- www.HealthyStuff.org and build on recent HealthyStuff studies on back-to-school
products, summer seasonal and beach products and university-themed products.
The majority of these seasonal or specialty products contain one
or more toxic chemicals. Due to the fact that many consumer products are largely
unregulated, the items tested sometimes have levels of toxic chemicals that
exceed the regulated levels set for children's products and toys.
In addition to finding many products with chemical hazards, HealthyStuff.org test data shows that many Halloween products do not contain dangerous substances, proving that safer products can be made. For example, the results show shifts in some products away from hazardous phthalate plasticizers to less hazardous non-phthalate plasticizers. The represents a market shift in the face of growing consumer and regulatory pressure.
Highlights of findings from HealthyStuff.org's Halloween product study:
- Thirty-three of the 106 tested Halloween products contained polyvinyl chloride (vinyl or PVC) components.
- Seventeen of the vinyl products were tested for phthalate plasticizers.
Of these, two items contained phthalates that were recently banned by the
Consumer Product Safety Commission in children's products. One of these
was a Toddler Batman Muscle Costume purchased at Walmart. In the costume's
yellow belt, HealthyStuff.org measured 29% regulated phthalates (290,000
ppm) and 340 ppm tin. Lead was detected in the mask inner lining at 120
ppm. Overall, five percent of all products were measured to have lead exceeding
- The study also documented an ongoing shift away from phthalate plasticizers in flexible vinyl products. Tests showed that fifteen of the vinyl items tested were plasticized with the less toxic chemical DOTP.
- Ten percent of the products contained levels of bromine consistent with
brominated flame retardants. Two Disney-themed Trick-or-Treat bags purchased
at Kroger, for example, contained 28,000 ppm and 6,000 ppm bromine, respectively.
Halloween light sets purchased at Walgreen's and CVS contained similarly
high amounts of bromine.
- Many of the products with brominated flame retardants also contained high levels of antimony, suggesting an antimony-based flame retardant was used in addition to the brominated chemicals.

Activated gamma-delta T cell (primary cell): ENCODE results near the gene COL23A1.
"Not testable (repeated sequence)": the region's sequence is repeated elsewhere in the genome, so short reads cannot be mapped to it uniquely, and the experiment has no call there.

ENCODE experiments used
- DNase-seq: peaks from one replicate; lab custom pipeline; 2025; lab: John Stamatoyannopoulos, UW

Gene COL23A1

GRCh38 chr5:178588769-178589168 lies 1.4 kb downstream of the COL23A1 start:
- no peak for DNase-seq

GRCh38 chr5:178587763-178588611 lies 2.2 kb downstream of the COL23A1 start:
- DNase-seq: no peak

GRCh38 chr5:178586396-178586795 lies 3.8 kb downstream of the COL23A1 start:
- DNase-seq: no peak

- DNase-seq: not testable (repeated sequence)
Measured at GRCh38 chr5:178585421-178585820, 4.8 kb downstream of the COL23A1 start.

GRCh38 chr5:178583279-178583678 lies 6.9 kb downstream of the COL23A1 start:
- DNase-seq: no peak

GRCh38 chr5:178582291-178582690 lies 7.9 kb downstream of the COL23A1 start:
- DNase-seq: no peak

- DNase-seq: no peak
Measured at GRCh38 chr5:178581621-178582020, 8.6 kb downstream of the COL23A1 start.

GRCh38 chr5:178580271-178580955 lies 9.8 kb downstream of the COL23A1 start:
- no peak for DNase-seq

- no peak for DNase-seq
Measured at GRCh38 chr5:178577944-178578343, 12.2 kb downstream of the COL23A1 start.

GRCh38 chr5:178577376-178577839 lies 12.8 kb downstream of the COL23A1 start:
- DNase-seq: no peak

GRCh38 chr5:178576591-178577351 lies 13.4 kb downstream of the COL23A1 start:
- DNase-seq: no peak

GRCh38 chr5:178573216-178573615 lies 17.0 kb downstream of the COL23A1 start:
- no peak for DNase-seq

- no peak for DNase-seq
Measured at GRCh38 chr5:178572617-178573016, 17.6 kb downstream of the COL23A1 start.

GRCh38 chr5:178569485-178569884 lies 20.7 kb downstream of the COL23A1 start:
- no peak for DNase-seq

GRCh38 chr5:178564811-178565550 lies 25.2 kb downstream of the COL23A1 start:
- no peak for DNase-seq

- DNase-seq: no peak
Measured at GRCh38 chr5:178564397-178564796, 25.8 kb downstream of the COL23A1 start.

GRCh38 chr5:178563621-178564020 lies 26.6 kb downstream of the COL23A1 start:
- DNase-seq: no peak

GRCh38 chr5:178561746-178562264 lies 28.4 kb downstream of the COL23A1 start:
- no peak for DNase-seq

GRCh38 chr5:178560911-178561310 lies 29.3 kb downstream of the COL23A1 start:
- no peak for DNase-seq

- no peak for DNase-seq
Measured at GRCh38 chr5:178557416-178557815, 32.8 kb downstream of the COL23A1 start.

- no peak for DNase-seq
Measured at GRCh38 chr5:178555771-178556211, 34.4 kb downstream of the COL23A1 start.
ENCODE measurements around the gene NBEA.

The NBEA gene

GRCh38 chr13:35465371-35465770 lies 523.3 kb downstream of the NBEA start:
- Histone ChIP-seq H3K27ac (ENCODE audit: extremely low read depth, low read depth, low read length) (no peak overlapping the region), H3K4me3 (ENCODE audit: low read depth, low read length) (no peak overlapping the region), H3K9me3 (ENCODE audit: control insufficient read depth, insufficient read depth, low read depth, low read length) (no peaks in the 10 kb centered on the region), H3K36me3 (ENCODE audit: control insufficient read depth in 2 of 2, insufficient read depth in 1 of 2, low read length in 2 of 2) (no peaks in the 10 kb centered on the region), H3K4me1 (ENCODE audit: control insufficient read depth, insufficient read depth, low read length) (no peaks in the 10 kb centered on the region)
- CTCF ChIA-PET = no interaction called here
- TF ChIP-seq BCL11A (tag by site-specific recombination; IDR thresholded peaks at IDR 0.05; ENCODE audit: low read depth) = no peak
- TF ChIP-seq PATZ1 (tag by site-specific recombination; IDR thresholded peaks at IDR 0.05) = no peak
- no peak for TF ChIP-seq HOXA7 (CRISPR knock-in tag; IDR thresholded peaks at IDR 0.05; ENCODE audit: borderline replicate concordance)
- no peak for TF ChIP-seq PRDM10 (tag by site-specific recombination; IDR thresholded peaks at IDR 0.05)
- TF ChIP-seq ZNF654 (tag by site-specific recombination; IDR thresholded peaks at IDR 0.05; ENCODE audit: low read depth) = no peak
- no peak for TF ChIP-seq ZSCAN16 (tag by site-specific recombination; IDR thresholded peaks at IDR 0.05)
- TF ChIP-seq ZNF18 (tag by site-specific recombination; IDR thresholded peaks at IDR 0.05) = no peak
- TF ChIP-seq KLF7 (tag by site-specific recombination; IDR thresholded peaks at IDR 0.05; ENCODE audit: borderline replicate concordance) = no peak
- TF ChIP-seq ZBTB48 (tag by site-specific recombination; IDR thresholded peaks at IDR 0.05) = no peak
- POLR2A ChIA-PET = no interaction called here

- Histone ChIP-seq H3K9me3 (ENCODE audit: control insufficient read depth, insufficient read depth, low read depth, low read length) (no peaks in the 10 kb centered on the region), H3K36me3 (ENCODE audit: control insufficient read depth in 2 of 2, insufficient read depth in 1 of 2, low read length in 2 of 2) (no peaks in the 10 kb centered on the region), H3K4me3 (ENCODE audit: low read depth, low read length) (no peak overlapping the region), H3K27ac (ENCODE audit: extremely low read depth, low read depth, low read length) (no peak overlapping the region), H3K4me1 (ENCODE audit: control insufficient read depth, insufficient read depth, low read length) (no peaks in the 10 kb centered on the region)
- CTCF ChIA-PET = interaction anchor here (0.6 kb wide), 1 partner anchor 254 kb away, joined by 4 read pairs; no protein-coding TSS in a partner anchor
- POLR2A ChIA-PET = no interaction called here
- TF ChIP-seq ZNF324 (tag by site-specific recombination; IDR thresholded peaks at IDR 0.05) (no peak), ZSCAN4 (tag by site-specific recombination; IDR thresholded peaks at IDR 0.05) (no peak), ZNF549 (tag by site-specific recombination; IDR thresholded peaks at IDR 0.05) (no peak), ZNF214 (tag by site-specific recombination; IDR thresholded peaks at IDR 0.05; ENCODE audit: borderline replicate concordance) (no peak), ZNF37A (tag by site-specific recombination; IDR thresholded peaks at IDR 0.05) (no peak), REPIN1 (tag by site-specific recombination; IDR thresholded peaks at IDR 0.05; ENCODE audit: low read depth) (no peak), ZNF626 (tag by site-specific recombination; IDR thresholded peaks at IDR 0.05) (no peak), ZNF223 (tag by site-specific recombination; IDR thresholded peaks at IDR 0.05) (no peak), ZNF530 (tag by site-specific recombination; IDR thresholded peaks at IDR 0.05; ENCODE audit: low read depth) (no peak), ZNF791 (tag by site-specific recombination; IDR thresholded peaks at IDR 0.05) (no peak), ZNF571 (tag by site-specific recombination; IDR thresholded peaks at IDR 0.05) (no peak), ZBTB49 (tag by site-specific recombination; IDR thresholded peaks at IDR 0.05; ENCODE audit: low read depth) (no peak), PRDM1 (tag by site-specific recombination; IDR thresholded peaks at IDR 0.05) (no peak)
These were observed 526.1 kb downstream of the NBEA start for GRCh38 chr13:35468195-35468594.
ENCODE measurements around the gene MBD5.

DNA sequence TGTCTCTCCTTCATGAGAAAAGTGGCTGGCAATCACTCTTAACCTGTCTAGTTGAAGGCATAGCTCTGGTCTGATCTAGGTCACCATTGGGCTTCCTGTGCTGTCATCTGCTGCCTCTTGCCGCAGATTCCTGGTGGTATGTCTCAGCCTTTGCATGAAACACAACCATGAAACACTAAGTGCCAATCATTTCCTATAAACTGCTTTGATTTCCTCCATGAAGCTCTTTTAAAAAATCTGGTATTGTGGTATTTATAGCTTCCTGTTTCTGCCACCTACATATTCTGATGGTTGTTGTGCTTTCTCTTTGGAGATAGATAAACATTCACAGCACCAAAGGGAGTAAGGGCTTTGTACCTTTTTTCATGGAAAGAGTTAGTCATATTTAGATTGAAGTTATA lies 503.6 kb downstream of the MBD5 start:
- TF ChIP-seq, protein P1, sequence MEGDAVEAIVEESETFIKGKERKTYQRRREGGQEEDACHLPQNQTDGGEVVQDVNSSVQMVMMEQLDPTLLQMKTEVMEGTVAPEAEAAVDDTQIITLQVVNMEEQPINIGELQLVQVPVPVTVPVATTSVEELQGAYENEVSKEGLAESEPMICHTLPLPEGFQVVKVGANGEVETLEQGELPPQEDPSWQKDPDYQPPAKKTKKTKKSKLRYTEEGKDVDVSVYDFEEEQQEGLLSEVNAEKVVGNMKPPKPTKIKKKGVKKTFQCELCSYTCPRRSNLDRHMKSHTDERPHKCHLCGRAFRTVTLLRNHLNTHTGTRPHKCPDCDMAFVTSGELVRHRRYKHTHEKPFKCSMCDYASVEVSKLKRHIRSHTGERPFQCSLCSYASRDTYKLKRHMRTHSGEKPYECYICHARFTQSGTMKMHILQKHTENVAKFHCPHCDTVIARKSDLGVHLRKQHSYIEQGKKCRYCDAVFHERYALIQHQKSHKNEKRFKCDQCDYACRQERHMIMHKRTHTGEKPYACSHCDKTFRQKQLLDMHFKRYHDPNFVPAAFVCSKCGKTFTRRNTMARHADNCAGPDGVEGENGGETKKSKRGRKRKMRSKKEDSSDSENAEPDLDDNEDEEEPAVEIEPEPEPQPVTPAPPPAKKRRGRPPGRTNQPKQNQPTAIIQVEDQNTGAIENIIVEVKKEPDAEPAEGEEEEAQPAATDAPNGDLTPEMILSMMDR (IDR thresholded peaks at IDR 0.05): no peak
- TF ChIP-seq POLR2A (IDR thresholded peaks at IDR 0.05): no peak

- Thirty-nine percent of the vinyl products, ranging from dress-up shoes to a skeleton
"light stick," contained tin at levels suggesting organotin stabilizers.
Vinyl products were twice as likely to contain tin as non-vinyl materials.
Some forms of organotins are endocrine disruptors; other forms can impact
the developing brain and damage the immune system.
To analyze the Halloween products, researchers used a High Definition X-Ray Fluorescence (XRF) analyzer, Infrared Spectroscopy and laboratory testing. XRF is an accurate device that has been used by the Environmental Protection Agency to screen packaging, the Food & Drug Administration to screen food, and many State and County Health Departments to screen for residential lead paint. Additional samples were analyzed by laboratories using EPA test methods.
Complete product sample data, photos of products tested, and more information about what consumers can do is available now at www.HealthyStuff.org.
Non-Toxic Halloween Tips
- Contact your favorite retailer and ask them to sell non-toxic supplies.
- Avoid vinyl products: select cloth and natural materials for costumes and decorations.
- Make up and masks: Use paint and pencils made from clay or other natural ingredients, or make your own.
- Trick or Treating: use old pillowcases or reusable shopping bags
- Pumpkins: Roast and eat the seeds and compost the pumpkin when you're done.
- Decorations: Avoid plastics and instead use paper, cardboard, leaves or other natural and recyclable materials for your decorations.
More detailed tips available at HealthyStuff.org.